Kansas' first-ever UAS director to have part-time residency at Kansas State University's Polytechnic Campus
Thursday, July 7, 2016
The first-ever director of unmanned aircraft systems for the state of Kansas, officially introduced July 5, will be located part time on the Kansas State University Polytechnic Campus. From left are: Rep. J.R. Claeys, Kansas House of Representatives; Bob Brock, Kansas Department of Transportation UAS director; Mike King, Kansas transportation secretary; Verna Fitzsimmons, dean and CEO of Kansas State University's Polytechnic Campus; Kurt Barnhart, associate dean of research on the Polytechnic Campus and executive director of the school's Applied Aviation Research Center; and Merrill Atwater, Kansas Department of Transportation aviation director. | Download this photo.
SALINA — Kansas State University's Polytechnic Campus is a part of another pioneering move in the unmanned aircraft systems industry with its contributions to a newly created UAS position for the state.
Kansas State Polytechnic will be a part-time home to Bob Brock, Kansas' first-ever director of unmanned aircraft. Announced during an event July 5, Brock will maintain offices on the campus as well as at Kansas Department of Transportation headquarters in Topeka.
"It is an honor to host the new UAS director on our campus because it means we are viewed as one of the primary and most influential centers for the advancement of this technology in the state," said Kurt Barnhart, associate dean of research at Kansas State Polytechnic and executive director of the campus's Applied Aviation Research Center. "We have been working for many years to bring awareness to the exciting potential and power of unmanned aircraft, and this position validates a commitment to the growth of UAS from a state level."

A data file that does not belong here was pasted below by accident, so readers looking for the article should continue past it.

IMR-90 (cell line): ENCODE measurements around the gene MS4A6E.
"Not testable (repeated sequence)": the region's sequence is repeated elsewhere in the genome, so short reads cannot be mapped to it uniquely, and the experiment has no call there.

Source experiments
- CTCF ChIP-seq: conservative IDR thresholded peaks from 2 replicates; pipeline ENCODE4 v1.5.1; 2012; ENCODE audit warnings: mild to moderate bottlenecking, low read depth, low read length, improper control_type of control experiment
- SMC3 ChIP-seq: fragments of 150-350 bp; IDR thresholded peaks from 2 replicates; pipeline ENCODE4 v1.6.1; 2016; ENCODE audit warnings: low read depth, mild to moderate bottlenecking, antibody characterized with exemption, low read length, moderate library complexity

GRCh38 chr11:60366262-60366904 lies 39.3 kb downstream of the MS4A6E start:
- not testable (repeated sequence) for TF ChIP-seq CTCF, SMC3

Brock, a Pittsburg native who is a 22-year veteran of the Air Force, will oversee the establishment of policy and procedures for the operation of UAS in Kansas. Among his priorities are protecting the privacy and public safety of the state's residents. The Kansas Department of Transportation also is exploring how to best incorporate the technology into their principle services.
"Our team will work very closely with the FAA, universities and aviation leaders to deliver systems that make Kansas safer, provide economic growth and also save time and money," Brock said.
The UAS program at Kansas State Polytechnic launched in 2007 in response to a devastating EF5 tornado that destroyed 95 percent of Greensburg. The storm prompted state legislators to assist in starting a UAS program that would work to improve disaster response and public safety using drone technology. Since that time, the UAS program has transformed from offering a few classes and then a certificate to now providing two bachelor's degrees and a minor.
"Our contribution to the expansion of UAS is core to our campus's mission, and part of that is connecting education with industry — our students with their future careers," said Verna Fitzsimmons, the dean and CEO of Kansas State Polytechnic. "We are thrilled to be a part of this collaboration of great partners because it's through this teamwork that more jobs will be created in Kansas and we will maintain the campus's position as a leader in the industry."
Kansas State Polytechnic's UAS program was recently ranked No. 2 in the nation out of 20 schools by Drone Training HQ.